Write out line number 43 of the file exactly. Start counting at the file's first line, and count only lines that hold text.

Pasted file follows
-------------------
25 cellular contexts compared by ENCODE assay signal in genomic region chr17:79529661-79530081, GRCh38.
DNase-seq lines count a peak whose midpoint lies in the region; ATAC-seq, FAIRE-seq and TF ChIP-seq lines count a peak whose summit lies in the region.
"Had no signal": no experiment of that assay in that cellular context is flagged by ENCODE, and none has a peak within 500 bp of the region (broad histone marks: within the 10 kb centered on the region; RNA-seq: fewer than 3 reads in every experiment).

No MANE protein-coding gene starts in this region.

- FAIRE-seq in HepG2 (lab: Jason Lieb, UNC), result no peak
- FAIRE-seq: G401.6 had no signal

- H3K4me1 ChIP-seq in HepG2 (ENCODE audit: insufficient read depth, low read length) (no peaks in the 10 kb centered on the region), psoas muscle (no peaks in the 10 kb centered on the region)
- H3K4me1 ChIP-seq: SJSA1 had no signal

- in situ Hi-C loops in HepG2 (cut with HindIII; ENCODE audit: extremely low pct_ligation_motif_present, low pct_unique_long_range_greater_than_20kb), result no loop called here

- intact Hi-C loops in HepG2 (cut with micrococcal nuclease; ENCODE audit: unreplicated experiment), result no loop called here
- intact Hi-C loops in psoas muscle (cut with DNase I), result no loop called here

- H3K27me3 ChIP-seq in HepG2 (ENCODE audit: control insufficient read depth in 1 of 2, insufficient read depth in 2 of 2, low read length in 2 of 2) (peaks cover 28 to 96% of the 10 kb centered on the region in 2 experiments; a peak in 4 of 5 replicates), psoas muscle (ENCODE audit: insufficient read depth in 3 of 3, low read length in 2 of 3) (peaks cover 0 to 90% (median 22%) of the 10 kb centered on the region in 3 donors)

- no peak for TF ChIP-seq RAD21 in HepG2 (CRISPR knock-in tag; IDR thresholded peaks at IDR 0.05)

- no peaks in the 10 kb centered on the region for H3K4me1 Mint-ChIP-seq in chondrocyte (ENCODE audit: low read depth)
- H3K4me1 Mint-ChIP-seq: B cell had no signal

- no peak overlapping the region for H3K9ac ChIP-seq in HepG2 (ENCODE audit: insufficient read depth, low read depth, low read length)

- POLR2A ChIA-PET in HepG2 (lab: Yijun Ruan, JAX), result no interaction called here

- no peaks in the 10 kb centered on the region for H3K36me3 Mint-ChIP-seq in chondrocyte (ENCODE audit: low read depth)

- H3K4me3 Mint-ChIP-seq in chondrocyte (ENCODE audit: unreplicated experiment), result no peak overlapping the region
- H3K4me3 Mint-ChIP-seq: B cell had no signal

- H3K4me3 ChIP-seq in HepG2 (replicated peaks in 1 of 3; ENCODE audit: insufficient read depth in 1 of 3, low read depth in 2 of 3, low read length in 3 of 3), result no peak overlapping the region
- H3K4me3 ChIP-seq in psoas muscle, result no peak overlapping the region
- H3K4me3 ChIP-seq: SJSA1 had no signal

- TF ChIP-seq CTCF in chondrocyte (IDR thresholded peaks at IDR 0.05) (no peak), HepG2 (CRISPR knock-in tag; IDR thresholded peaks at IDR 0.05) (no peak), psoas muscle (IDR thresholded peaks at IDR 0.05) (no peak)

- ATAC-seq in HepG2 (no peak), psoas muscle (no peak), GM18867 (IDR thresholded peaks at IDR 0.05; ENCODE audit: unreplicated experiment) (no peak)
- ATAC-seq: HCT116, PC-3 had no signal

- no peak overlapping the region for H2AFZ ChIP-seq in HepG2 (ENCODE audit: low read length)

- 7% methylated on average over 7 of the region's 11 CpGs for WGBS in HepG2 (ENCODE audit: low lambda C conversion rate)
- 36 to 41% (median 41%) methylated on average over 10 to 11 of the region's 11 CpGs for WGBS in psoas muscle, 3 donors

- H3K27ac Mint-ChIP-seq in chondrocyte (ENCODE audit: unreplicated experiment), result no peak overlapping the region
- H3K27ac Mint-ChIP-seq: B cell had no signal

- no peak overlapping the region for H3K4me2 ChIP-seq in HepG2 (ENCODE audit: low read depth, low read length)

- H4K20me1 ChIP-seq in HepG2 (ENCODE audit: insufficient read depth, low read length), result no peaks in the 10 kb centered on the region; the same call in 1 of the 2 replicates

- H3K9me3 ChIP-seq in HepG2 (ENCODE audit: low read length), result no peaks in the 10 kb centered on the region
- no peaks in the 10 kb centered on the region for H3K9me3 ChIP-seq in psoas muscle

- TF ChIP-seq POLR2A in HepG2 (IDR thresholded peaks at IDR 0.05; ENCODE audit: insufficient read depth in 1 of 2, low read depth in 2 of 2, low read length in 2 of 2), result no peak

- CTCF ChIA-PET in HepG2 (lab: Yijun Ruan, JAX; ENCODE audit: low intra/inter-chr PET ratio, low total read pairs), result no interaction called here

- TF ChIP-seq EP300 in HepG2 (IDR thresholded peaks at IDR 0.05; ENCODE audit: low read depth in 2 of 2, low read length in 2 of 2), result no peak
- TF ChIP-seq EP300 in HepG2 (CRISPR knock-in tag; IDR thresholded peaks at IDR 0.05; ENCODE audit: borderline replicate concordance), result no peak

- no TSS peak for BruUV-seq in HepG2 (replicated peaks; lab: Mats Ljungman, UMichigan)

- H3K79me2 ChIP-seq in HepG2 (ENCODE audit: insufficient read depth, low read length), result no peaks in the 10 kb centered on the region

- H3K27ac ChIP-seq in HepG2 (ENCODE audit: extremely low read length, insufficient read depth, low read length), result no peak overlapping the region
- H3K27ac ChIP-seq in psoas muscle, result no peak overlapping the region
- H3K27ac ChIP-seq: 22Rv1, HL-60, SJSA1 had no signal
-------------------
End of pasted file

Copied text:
- H3K27ac ChIP-seq in psoas muscle, result no peak overlapping the region